The Commission has proposed new rules on the weights and dimensions of lorries which would make them safer and more fuel-efficient. If approved by the European Parliament and member states, the new rules would allow for more rounded lorry cabs, removing some of the causes of accidents involving lorries. A more aerodynamic design of the cab and the use of aerodynamic devices at the back of trailers will improve fuel economy. In its proposal the Commission also confirms its controversial 2012 decision to allow cross-border use of 25-metre ‘megatrucks’. T&E has said Europe needs ‘better trucks, not bigger trucks’.
Lorries represent 3% of vehicles in the EU but are responsible for 25% of road transport emissions. Steep emission cuts from lorries are needed to meet the EU’s climate objectives, but over the past 20 years fuel efficiency improvements in lorries have been minimal. The improvements to the cabin and the allowance to use aerodynamic devices at the back of trailers could reduce emissions from long-haul lorries by 8-10%. This would save hauliers over € 1500 annually and would also cut emissions by around 10 megatonnes every year.
T&E policy officer William Todts said: ‘This is a welcome step towards driving lorries into the 21st century. We need lorries to be cleaner, safer and more fuel-efficient. This proposal is a move in the right direction but much more needs to be done. Commissioner Hedegaard promised a robust truck and CO2 strategy – we’re still waiting.’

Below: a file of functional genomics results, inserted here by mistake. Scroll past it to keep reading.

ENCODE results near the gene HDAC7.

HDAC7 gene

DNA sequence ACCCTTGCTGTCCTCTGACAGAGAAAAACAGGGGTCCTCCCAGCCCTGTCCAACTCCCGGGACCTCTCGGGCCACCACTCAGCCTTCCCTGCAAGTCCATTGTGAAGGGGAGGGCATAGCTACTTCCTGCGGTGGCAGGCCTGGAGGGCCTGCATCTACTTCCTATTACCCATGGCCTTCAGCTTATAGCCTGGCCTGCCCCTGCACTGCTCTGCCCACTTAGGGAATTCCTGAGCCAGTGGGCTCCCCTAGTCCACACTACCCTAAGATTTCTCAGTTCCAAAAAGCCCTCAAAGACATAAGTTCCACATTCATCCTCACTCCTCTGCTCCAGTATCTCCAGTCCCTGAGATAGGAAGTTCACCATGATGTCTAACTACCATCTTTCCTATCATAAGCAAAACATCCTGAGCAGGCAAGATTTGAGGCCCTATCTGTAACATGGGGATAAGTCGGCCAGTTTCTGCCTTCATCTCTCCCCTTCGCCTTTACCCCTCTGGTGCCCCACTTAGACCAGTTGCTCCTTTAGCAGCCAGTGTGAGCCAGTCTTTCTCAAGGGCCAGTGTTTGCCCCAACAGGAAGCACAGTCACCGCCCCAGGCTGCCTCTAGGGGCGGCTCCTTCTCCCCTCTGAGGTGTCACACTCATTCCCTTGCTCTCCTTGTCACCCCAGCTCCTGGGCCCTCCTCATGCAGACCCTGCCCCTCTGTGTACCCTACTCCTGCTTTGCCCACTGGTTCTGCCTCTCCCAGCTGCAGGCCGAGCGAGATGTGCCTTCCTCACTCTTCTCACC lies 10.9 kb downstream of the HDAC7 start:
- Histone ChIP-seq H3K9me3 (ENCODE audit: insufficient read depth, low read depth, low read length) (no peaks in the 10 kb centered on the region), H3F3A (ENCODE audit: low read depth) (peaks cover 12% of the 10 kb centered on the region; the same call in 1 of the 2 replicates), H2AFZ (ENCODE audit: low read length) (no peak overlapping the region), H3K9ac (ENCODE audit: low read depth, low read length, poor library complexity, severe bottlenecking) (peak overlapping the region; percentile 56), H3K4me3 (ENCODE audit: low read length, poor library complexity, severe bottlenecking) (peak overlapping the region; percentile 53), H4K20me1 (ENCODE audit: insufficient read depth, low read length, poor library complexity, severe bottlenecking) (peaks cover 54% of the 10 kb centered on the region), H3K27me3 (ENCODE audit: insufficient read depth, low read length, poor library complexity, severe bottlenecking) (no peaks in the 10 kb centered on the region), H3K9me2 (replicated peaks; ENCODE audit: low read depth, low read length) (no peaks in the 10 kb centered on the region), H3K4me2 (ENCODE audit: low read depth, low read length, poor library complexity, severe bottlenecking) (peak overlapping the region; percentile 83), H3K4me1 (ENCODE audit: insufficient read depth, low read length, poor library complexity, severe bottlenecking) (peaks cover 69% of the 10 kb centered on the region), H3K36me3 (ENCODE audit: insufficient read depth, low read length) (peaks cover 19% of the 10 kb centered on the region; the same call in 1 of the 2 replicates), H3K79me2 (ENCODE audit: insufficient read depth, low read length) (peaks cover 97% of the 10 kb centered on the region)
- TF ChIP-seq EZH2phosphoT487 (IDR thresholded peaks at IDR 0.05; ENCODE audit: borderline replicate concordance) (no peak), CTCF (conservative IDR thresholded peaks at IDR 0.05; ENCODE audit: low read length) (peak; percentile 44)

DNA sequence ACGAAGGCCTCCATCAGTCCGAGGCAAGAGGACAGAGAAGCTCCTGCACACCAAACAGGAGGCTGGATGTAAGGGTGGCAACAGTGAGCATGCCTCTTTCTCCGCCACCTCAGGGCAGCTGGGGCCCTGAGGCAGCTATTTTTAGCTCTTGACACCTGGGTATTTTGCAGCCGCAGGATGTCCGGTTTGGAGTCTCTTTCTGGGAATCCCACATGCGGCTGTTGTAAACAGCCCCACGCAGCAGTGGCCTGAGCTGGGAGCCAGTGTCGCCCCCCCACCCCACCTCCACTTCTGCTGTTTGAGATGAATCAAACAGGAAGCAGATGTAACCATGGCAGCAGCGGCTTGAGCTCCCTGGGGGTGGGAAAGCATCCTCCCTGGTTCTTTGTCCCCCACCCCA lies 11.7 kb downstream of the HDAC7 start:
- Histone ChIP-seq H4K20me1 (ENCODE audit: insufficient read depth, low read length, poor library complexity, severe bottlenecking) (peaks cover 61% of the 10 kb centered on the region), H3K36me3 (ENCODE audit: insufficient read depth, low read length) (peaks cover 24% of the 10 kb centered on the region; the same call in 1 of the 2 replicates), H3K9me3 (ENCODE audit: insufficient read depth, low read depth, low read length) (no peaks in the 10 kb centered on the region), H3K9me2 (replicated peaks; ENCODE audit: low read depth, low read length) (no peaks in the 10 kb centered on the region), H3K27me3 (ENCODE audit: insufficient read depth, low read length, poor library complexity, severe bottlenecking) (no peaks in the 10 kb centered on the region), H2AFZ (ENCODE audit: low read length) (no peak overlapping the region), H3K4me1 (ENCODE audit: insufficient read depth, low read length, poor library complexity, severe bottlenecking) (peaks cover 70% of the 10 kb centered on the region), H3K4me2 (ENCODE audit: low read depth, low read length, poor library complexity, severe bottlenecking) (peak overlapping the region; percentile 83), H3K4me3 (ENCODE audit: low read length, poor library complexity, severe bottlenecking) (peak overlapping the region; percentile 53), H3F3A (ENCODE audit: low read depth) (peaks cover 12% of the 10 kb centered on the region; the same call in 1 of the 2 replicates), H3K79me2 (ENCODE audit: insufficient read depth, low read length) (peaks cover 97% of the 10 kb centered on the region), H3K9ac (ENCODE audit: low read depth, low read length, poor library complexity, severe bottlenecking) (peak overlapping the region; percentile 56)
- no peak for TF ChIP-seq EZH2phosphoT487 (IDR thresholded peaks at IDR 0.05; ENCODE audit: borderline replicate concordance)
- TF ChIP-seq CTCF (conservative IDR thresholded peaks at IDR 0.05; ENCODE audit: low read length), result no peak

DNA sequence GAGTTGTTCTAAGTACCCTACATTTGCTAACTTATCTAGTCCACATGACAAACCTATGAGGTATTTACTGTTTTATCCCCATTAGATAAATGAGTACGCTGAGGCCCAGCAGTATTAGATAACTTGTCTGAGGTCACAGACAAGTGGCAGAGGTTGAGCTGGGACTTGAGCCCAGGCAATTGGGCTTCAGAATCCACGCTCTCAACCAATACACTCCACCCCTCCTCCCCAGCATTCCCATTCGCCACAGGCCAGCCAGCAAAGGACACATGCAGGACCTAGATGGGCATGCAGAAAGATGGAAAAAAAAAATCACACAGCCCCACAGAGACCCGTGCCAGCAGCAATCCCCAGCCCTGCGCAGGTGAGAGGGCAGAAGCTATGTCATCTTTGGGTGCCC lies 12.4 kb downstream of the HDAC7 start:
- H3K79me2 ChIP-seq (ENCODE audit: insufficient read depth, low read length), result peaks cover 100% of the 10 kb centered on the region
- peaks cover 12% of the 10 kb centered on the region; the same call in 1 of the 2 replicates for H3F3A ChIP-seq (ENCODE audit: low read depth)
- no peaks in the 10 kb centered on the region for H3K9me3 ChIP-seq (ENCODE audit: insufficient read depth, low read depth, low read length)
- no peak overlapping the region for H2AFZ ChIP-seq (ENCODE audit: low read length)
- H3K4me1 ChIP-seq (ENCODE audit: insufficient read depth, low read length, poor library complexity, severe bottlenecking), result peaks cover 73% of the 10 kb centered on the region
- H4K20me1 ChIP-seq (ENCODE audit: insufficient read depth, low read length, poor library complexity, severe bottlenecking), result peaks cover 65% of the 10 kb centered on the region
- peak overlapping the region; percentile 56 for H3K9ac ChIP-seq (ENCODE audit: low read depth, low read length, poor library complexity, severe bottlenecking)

The proposal also has important impacts on road safety. T&E has said for a number of years that the ‘brick-like’ front of lorries has serious safety implications, as a collision with a moving lorry is equivalent to driving into a wall. A 2011 study by the FKA consultancy in Aachen, Germany, demonstrated that a better-designed lorry front with a rounded nose and better forward vision could save several hundreds of lives each year.
The Commission’s package published on 15 April also says that longer lorries will be allowed to cross borders between consenting member states. This proposal seeks to firm up the ‘reinterpretation’ announced last year by the EU transport commissioner Siim Kallas which lifted the ban on cross-border use of lorries more 18.75 metres. This decision was strongly criticised as a first step to wider use of so-called ‘megatrucks’ in the EU, which it is feared will lead to a shift of freight from rail to road with higher emissions and more dangerous roads as a result.
Todts added: ‘The Commission wants to remove a key barrier to EU-wide use of megatrucks, but won’t do anything to rein in their negative impacts. For example, EU law prohibits charging them for their additional infrastructure and air pollution costs, and there are no guarantees for road safety whatsoever. That’s not acceptable.’
The proposal will now be discussed by MEPs and ministers. Unless deliberations run into serious delays, it could be adopted before the end of the current Parliament this time next year.